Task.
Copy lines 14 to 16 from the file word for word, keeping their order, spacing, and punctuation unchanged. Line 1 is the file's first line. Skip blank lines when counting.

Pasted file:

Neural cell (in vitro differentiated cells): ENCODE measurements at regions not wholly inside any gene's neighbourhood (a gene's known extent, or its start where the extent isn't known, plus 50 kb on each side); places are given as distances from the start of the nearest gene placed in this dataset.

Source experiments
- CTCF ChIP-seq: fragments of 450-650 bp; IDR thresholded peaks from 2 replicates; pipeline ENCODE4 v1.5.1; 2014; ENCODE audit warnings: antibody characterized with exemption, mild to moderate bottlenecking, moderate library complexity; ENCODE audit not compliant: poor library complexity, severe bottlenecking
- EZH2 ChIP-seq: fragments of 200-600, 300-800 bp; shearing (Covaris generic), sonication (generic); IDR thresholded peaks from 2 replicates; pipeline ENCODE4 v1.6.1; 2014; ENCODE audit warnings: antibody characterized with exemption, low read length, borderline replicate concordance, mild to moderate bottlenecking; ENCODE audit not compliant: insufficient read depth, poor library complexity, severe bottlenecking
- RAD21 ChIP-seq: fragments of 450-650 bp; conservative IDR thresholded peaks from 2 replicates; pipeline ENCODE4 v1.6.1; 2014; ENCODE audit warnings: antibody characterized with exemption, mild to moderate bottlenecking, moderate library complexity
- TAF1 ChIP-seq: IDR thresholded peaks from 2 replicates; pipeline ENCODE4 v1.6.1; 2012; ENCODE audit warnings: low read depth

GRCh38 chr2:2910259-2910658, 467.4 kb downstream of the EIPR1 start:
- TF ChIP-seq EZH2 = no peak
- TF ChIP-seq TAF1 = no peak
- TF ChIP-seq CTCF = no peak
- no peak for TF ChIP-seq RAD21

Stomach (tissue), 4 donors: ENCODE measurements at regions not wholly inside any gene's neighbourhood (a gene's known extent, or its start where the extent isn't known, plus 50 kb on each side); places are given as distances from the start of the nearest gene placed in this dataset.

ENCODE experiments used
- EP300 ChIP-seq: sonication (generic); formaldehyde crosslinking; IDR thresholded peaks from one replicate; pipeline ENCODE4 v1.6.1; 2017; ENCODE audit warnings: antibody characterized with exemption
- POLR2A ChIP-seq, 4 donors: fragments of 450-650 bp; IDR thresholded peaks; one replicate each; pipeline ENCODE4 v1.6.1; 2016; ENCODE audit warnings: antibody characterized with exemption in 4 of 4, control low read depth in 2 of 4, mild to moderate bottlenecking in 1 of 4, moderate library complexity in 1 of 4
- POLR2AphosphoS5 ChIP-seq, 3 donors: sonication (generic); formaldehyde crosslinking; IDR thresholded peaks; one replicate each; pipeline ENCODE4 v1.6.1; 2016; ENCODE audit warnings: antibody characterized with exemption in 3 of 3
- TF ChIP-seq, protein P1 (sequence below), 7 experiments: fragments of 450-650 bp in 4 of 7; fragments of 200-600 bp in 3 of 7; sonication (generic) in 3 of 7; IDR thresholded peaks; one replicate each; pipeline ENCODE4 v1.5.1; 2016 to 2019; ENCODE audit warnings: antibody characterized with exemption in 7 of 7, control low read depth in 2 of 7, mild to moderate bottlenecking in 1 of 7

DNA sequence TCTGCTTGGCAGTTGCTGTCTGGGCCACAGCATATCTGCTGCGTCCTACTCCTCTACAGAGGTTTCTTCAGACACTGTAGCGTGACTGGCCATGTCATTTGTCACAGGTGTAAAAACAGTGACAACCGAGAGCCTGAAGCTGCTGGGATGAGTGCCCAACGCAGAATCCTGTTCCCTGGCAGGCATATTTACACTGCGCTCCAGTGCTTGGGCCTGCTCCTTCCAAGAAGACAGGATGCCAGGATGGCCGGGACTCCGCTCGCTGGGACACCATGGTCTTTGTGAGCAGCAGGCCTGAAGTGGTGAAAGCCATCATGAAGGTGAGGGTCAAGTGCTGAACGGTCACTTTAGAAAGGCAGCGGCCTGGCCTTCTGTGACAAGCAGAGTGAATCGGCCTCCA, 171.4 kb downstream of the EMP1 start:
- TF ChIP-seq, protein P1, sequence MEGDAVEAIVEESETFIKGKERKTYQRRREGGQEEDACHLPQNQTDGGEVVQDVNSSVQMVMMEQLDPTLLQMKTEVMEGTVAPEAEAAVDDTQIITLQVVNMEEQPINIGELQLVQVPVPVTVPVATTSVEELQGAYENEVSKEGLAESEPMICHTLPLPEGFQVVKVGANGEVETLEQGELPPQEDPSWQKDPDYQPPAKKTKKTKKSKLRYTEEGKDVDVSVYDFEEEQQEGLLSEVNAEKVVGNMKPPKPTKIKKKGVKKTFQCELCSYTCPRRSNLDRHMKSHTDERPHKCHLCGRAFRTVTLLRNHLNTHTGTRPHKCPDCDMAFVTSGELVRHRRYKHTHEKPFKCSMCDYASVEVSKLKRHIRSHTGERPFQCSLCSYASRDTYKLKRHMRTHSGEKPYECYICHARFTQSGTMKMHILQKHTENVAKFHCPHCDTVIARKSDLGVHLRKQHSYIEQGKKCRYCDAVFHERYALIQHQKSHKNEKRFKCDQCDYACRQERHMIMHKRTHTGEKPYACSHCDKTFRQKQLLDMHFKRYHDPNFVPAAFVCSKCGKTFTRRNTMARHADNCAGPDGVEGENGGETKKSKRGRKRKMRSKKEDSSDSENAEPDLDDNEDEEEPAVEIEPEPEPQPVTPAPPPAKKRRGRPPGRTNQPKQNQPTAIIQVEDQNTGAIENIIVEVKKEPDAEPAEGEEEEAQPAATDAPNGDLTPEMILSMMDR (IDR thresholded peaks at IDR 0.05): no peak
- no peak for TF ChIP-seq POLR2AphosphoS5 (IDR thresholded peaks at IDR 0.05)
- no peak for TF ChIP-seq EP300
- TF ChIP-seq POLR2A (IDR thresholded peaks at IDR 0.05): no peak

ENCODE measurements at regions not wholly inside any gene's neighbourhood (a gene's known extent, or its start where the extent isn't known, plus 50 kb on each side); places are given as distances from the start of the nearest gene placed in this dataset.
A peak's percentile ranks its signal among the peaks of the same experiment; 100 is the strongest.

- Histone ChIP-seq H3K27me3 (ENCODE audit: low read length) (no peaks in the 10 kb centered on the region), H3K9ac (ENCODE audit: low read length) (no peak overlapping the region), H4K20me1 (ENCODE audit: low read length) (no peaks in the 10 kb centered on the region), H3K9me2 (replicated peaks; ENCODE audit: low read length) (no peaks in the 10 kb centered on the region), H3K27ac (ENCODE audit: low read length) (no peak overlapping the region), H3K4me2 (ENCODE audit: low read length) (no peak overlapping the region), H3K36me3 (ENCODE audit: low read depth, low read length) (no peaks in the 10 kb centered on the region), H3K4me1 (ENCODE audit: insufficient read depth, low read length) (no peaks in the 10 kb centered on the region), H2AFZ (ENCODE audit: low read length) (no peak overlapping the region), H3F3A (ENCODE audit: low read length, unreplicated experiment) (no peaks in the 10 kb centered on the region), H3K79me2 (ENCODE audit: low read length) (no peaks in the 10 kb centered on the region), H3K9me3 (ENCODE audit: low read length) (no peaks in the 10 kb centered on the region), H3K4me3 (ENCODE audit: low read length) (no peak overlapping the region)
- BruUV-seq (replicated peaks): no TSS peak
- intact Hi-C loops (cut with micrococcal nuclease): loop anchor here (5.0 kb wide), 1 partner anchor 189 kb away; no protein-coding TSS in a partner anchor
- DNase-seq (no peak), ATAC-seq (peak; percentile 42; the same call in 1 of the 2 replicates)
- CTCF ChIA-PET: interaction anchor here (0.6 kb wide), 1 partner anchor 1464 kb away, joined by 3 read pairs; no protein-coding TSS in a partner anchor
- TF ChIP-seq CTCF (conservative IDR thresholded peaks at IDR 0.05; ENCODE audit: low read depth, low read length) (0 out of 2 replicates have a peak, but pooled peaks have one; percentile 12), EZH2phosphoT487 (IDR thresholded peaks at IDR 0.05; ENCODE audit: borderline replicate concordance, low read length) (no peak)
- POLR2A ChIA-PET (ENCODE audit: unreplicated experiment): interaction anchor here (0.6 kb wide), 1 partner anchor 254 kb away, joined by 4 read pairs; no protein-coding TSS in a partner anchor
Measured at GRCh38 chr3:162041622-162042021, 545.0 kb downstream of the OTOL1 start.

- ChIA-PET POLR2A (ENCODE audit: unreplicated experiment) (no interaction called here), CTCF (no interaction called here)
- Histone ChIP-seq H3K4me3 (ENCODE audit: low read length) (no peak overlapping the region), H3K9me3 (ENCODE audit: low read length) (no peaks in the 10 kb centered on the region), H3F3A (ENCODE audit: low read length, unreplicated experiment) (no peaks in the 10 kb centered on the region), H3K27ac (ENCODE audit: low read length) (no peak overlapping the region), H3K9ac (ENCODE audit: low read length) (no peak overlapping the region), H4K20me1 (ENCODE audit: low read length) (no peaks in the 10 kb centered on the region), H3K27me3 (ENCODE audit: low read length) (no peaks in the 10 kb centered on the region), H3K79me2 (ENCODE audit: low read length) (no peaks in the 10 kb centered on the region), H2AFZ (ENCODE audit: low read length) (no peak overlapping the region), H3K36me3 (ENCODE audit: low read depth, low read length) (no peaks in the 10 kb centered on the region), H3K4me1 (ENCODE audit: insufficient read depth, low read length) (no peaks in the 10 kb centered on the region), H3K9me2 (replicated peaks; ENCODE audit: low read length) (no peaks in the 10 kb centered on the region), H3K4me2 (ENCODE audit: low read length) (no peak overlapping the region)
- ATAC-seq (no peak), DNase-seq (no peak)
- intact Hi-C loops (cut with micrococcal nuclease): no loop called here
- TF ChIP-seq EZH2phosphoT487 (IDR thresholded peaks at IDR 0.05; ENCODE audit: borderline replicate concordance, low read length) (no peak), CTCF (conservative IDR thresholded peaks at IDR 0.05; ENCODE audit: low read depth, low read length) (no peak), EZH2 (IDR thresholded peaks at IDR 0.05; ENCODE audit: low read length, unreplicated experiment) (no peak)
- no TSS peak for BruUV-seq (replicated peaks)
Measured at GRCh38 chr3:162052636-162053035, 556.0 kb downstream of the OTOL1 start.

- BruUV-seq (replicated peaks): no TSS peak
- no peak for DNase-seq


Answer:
- EP300 ChIP-seq: sonication (generic); formaldehyde crosslinking; IDR thresholded peaks from one replicate; pipeline ENCODE4 v1.6.1; 2017; ENCODE audit warnings: antibody characterized with exemption
- POLR2A ChIP-seq, 4 donors: fragments of 450-650 bp; IDR thresholded peaks; one replicate each; pipeline ENCODE4 v1.6.1; 2016; ENCODE audit warnings: antibody characterized with exemption in 4 of 4, control low read depth in 2 of 4, mild to moderate bottlenecking in 1 of 4, moderate library complexity in 1 of 4
- POLR2AphosphoS5 ChIP-seq, 3 donors: sonication (generic); formaldehyde crosslinking; IDR thresholded peaks; one replicate each; pipeline ENCODE4 v1.6.1; 2016; ENCODE audit warnings: antibody characterized with exemption in 3 of 3